Why Oktoberfest Should Be On Your Bucket List

Guten tag! Wie gehts?

This past autumn, I finally had a chance to go to Oktoberfest for the first time. No, not the one where your neighborhood bar decides to serve Becks for a week. The real one in Munich. While I’d been to Munich before, this was my first time going to Oktoberfest. Was it spitze or schlecht? Well, judging by the title, you can probably guess…

What’s so great about Oktoberfest?

Munich is already one of my favorite cities in Europe. It’s not the flashiest city, but it’s just all around solid. From the food and beer to the culture and charming buildings, there’s just something about Munich that keeps me coming back. I’ve always said that if I had to live anywhere else in Europe, Munich would probably be at the top of my list. It’s the city that I love as a tourist, but also comes across as incredibly liveable.

Add in the fact that there’s a giant festival with beer and pretzels and you’ve got me sold.

Oktoberfest is also great for people of all ages. The crowd ranged from toddlers in lederhosen to grandmothers in dirndls. If you want to go for a night out with your friends, you can do that. If you’d rather spend time with your family, you can do that too. It’s more than just a giant party. It’s a cultural experience shared by all.

Where should I stay?

Munich Bahn Map (courtesy of MVV)

The grounds for Oktoberfest are located at Theresienwiese (Theresa’s Meadow). Unfortunately, anywhere within walking distance of the grounds is going to be pricey. There are a few Marriott and Hilton Properties within walking distance. However, points availability is difficult to come by unless you book early.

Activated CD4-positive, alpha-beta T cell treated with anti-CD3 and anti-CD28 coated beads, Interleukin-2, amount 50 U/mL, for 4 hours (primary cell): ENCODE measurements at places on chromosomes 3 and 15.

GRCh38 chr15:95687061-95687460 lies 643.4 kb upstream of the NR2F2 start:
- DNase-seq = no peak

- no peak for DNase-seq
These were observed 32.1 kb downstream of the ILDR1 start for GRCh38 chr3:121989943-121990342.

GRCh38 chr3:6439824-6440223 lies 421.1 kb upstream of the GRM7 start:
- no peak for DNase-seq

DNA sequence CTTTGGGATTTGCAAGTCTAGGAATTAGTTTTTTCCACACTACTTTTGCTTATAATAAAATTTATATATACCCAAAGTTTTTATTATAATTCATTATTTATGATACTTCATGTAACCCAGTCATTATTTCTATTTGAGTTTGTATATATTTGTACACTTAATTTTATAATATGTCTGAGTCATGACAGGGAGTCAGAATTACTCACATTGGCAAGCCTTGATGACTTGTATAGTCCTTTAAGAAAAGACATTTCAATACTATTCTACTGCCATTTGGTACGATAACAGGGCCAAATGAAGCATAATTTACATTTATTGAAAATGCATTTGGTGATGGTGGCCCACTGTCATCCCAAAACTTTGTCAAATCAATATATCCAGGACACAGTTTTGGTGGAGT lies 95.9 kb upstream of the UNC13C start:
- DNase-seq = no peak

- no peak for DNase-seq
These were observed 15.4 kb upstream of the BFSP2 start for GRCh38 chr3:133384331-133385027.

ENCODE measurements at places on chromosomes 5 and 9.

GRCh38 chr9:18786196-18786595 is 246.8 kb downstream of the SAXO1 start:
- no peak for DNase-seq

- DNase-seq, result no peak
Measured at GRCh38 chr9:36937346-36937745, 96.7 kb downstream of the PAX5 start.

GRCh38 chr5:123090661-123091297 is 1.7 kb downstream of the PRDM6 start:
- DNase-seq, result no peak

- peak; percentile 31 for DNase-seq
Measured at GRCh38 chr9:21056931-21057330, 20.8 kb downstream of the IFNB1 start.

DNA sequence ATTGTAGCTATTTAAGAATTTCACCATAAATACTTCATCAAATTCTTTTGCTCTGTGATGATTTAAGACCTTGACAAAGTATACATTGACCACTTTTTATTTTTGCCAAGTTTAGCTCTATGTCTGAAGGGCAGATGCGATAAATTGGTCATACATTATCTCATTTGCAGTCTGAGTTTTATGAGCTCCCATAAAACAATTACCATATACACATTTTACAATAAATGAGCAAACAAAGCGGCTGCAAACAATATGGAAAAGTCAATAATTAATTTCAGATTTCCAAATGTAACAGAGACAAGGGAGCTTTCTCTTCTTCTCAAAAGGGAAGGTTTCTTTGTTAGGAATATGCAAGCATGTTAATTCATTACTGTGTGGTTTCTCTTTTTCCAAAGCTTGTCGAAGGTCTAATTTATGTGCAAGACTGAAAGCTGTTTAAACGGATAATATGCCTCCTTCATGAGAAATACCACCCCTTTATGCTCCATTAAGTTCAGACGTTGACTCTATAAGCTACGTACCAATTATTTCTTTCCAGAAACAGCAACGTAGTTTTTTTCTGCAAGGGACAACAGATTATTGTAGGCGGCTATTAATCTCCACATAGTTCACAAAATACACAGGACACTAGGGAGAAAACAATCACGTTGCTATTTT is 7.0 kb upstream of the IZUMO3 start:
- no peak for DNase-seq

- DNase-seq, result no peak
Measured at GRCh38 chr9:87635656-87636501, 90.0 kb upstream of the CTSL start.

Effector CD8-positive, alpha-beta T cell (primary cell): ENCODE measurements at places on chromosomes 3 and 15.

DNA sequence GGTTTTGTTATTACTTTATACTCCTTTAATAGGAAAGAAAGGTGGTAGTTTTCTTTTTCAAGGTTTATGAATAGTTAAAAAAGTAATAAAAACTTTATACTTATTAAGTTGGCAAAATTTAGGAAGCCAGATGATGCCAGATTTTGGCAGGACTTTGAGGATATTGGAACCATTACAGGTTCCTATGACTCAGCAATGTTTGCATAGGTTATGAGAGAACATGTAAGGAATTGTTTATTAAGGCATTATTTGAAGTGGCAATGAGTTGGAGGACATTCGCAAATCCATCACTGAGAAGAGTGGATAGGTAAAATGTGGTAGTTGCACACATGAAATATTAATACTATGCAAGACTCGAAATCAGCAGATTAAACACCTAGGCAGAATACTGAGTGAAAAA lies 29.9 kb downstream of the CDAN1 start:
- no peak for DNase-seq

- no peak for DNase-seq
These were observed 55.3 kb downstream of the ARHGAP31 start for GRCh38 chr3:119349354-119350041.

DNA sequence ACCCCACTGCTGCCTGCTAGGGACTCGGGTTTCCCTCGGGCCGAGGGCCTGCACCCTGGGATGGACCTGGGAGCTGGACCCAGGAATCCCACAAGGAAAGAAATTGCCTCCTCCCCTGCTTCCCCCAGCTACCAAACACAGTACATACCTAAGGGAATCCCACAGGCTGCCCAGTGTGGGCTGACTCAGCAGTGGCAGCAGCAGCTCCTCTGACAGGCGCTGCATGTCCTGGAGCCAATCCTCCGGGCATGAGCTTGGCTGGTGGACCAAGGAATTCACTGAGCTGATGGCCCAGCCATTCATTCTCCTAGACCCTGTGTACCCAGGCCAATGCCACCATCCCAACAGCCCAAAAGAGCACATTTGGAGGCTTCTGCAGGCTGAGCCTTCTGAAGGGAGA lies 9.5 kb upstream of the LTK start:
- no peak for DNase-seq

Thankfully, Munich is an incredibly well connected city so anywhere in Zone 1 should work. The closest U-Bahn (subway) stops are Theresienweise (along the U4 and U5) and Goetheplatz (along the U3 and U6). From there, it’s less than a five minute walk. We stayed at the Marriott Munich in the English Garden. The hotel was located directly along the U6 line and is a great option for any visit to Munich.

The airport is also easy to access via the S1 and S8 lines and costs €11 per person. However, if you have between 2-5 people, you can get a group ticket for €20. The train is comfortable and takes about 45 minutes to get into the city center. Uber is also widely available, but will take about the same amount of time as the train.

How long should I go for?

To get the full Oktoberfest experience, three days should be perfect. Plan on spending two of those at Oktoberfest and leave another day for exploring/recovery. Feel free to split up those days however you’d like. Just don’t plan on taking the first flight out the next morning 😉

Depending on how long you’re in town, you could also venture outside the city to see Neuschwanstein Castle or Salzburg. Both are within three hours of Munich and worth the trek if you have time.

What are the best tents?

With 17 large tents, there’s something for everyone to choose from. While these were some of my favorites, it’s hard to find a tent where you won’t have fun at Oktoberfest…except the wine tent. No, just no.